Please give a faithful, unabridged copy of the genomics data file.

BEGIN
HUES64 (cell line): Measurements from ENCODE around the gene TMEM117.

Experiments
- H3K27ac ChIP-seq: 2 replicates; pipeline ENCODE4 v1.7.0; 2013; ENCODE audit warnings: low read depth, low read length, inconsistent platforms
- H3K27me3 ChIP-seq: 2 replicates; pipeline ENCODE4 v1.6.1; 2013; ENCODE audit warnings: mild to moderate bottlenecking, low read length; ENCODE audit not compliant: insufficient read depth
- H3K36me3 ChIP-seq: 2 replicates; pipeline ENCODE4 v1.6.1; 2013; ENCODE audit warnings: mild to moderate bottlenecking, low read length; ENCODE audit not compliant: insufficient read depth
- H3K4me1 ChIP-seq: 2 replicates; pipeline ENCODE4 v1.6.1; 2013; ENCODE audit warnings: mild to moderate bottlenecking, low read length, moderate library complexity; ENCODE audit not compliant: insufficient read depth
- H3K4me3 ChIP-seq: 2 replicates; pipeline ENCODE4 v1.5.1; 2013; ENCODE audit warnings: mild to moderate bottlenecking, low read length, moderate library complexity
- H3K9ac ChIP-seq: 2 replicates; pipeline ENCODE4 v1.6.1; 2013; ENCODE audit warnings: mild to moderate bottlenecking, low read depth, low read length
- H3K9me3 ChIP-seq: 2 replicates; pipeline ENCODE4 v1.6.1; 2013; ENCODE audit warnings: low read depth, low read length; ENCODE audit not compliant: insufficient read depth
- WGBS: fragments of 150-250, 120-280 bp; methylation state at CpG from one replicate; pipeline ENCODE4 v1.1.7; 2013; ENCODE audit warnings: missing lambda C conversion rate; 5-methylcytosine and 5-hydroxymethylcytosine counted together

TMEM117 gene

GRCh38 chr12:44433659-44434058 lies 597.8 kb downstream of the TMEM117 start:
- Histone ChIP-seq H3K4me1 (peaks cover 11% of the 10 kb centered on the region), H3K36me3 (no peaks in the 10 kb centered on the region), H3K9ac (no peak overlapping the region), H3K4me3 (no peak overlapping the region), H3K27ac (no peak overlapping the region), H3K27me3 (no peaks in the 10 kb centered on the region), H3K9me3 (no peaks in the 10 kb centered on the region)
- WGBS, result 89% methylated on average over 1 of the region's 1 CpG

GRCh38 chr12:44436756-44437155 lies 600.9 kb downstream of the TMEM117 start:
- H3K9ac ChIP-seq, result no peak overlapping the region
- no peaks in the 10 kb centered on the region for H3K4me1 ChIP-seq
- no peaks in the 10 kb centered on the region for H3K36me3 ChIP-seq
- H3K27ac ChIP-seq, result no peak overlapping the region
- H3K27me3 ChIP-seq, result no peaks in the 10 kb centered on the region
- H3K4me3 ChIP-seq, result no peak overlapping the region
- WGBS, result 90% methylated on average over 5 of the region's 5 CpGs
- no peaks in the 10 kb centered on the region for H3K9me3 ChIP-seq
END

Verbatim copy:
HUES64 (cell line): Measurements from ENCODE around the gene TMEM117.

Experiments
- H3K27ac ChIP-seq: 2 replicates; pipeline ENCODE4 v1.7.0; 2013; ENCODE audit warnings: low read depth, low read length, inconsistent platforms
- H3K27me3 ChIP-seq: 2 replicates; pipeline ENCODE4 v1.6.1; 2013; ENCODE audit warnings: mild to moderate bottlenecking, low read length; ENCODE audit not compliant: insufficient read depth
- H3K36me3 ChIP-seq: 2 replicates; pipeline ENCODE4 v1.6.1; 2013; ENCODE audit warnings: mild to moderate bottlenecking, low read length; ENCODE audit not compliant: insufficient read depth
- H3K4me1 ChIP-seq: 2 replicates; pipeline ENCODE4 v1.6.1; 2013; ENCODE audit warnings: mild to moderate bottlenecking, low read length, moderate library complexity; ENCODE audit not compliant: insufficient read depth
- H3K4me3 ChIP-seq: 2 replicates; pipeline ENCODE4 v1.5.1; 2013; ENCODE audit warnings: mild to moderate bottlenecking, low read length, moderate library complexity
- H3K9ac ChIP-seq: 2 replicates; pipeline ENCODE4 v1.6.1; 2013; ENCODE audit warnings: mild to moderate bottlenecking, low read depth, low read length
- H3K9me3 ChIP-seq: 2 replicates; pipeline ENCODE4 v1.6.1; 2013; ENCODE audit warnings: low read depth, low read length; ENCODE audit not compliant: insufficient read depth
- WGBS: fragments of 150-250, 120-280 bp; methylation state at CpG from one replicate; pipeline ENCODE4 v1.1.7; 2013; ENCODE audit warnings: missing lambda C conversion rate; 5-methylcytosine and 5-hydroxymethylcytosine counted together

TMEM117 gene

GRCh38 chr12:44433659-44434058 lies 597.8 kb downstream of the TMEM117 start:
- Histone ChIP-seq H3K4me1 (peaks cover 11% of the 10 kb centered on the region), H3K36me3 (no peaks in the 10 kb centered on the region), H3K9ac (no peak overlapping the region), H3K4me3 (no peak overlapping the region), H3K27ac (no peak overlapping the region), H3K27me3 (no peaks in the 10 kb centered on the region), H3K9me3 (no peaks in the 10 kb centered on the region)
- WGBS, result 89% methylated on average over 1 of the region's 1 CpG

GRCh38 chr12:44436756-44437155 lies 600.9 kb downstream of the TMEM117 start:
- H3K9ac ChIP-seq, result no peak overlapping the region
- no peaks in the 10 kb centered on the region for H3K4me1 ChIP-seq
- no peaks in the 10 kb centered on the region for H3K36me3 ChIP-seq
- H3K27ac ChIP-seq, result no peak overlapping the region
- H3K27me3 ChIP-seq, result no peaks in the 10 kb centered on the region
- H3K4me3 ChIP-seq, result no peak overlapping the region
- WGBS, result 90% methylated on average over 5 of the region's 5 CpGs
- no peaks in the 10 kb centered on the region for H3K9me3 ChIP-seq